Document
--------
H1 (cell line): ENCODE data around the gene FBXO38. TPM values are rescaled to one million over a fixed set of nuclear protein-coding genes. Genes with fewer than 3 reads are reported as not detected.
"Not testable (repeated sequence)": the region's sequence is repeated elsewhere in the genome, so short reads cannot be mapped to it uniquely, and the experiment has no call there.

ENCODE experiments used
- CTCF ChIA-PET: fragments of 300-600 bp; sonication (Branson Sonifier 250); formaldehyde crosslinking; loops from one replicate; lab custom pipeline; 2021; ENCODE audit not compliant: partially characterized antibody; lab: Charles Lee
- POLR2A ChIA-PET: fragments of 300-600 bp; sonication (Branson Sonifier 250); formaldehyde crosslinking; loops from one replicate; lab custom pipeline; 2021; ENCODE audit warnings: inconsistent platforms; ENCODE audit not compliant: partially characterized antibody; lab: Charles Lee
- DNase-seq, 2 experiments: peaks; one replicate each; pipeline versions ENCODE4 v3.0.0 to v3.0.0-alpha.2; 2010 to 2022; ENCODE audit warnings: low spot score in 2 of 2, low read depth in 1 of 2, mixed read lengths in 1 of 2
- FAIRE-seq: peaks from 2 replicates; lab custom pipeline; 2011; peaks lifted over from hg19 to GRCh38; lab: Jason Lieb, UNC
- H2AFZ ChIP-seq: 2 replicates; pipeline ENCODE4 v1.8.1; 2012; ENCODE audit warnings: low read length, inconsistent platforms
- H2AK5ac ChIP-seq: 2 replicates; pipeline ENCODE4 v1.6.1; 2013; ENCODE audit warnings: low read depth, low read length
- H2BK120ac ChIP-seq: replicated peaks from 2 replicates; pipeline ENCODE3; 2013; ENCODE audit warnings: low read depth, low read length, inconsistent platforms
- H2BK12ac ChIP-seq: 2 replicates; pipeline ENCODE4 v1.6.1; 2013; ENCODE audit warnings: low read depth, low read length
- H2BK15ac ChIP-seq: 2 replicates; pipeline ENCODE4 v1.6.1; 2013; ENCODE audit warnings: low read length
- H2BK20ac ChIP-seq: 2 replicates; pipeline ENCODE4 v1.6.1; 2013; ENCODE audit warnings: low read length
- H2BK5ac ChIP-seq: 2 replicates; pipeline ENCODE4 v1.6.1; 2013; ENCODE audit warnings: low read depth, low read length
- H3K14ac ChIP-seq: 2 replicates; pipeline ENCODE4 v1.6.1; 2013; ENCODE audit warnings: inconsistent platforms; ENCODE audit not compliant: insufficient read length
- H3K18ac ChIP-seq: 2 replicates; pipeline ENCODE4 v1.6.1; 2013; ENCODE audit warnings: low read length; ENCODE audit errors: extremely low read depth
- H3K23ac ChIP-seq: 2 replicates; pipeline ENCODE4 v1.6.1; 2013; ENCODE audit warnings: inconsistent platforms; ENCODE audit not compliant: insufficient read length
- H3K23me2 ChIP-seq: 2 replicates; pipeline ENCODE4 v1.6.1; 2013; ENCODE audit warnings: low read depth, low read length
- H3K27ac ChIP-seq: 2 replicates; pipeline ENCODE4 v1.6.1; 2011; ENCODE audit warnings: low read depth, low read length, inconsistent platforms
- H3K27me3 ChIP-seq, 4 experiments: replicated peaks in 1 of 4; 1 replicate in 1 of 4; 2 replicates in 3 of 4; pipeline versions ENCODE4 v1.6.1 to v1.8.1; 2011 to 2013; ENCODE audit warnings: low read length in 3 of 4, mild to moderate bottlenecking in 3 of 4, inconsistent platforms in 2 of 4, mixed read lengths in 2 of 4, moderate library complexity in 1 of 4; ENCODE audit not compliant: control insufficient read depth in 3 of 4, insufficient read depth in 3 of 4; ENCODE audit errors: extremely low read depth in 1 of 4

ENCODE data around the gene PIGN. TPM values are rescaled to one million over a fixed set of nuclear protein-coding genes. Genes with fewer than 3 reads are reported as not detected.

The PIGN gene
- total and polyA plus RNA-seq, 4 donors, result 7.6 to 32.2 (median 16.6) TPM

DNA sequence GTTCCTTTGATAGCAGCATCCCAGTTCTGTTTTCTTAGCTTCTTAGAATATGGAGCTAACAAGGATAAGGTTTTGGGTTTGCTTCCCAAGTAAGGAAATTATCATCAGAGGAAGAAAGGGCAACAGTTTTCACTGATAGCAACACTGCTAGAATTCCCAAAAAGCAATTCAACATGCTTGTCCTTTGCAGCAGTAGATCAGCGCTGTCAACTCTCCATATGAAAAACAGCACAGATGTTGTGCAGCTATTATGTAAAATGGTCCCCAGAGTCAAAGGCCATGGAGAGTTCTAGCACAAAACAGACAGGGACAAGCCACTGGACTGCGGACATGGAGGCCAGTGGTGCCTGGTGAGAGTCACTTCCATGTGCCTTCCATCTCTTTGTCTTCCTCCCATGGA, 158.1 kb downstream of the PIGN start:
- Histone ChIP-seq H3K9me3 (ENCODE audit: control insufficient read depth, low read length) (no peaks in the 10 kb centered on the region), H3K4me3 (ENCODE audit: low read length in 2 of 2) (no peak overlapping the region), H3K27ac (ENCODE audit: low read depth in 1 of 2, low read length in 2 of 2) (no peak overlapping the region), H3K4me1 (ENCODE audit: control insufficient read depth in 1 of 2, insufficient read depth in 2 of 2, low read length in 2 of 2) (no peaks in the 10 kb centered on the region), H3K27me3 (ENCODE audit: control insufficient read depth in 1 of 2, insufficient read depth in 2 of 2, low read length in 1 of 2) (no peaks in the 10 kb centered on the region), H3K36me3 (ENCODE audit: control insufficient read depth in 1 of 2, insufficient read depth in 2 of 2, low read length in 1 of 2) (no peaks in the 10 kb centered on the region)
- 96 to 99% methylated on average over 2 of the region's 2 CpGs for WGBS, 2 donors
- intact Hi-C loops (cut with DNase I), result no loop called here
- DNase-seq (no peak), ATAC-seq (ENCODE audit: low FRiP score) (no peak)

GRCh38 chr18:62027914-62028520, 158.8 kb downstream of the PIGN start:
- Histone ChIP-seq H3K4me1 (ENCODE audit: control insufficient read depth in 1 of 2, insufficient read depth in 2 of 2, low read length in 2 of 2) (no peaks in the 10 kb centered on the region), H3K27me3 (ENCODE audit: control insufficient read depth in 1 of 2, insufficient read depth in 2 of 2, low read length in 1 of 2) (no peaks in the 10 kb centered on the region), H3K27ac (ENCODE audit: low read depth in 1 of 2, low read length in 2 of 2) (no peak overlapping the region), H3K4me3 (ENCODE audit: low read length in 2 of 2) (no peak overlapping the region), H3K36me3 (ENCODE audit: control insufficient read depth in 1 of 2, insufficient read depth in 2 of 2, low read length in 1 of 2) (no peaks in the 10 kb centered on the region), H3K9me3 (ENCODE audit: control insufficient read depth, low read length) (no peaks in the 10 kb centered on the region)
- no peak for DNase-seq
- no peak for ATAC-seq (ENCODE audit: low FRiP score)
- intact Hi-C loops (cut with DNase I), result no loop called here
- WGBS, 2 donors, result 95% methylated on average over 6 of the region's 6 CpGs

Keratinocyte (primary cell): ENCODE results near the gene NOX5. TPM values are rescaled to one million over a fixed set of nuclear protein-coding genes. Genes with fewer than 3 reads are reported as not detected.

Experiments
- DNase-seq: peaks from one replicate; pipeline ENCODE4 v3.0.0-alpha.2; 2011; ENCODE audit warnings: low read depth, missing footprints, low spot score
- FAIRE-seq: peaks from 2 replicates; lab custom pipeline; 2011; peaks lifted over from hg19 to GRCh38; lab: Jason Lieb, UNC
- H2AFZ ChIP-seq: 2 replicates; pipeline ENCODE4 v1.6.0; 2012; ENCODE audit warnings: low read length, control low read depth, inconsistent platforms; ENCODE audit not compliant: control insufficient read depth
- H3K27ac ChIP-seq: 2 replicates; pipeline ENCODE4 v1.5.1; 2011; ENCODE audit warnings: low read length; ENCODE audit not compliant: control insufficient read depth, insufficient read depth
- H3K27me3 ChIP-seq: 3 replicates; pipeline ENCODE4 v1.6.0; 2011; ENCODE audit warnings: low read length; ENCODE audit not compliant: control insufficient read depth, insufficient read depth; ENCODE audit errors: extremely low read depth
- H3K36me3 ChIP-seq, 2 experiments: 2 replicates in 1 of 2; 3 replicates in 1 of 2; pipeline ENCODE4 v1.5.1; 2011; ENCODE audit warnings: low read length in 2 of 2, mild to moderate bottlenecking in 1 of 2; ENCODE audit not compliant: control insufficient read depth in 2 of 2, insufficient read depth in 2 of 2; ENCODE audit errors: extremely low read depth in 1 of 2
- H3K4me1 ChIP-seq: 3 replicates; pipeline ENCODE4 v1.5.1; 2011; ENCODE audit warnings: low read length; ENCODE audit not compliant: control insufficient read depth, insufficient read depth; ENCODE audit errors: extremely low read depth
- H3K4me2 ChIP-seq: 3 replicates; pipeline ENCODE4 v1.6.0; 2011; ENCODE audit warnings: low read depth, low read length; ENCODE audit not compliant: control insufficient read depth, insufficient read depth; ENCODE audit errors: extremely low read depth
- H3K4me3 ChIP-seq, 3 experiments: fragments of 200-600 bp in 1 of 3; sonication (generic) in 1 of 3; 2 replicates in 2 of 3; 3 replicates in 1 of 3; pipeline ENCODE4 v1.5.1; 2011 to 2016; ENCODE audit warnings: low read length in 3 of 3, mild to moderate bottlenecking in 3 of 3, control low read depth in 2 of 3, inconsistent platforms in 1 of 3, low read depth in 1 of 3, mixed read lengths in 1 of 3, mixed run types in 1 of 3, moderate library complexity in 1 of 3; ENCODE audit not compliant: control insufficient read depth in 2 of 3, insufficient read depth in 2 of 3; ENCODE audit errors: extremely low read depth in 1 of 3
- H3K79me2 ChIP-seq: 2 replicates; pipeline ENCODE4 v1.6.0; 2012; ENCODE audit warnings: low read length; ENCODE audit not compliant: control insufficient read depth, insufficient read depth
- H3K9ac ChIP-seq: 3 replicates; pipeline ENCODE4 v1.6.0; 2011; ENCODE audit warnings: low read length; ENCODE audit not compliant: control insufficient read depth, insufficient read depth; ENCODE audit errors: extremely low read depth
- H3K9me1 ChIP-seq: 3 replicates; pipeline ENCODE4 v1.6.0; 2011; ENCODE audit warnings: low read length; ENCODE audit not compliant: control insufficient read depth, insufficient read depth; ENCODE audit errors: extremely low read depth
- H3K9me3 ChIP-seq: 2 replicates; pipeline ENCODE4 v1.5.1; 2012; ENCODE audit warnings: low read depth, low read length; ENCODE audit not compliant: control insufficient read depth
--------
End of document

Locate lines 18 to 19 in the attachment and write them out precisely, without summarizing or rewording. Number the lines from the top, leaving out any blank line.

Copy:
- H3K23me2 ChIP-seq: 2 replicates; pipeline ENCODE4 v1.6.1; 2013; ENCODE audit warnings: low read depth, low read length
- H3K27ac ChIP-seq: 2 replicates; pipeline ENCODE4 v1.6.1; 2011; ENCODE audit warnings: low read depth, low read length, inconsistent platforms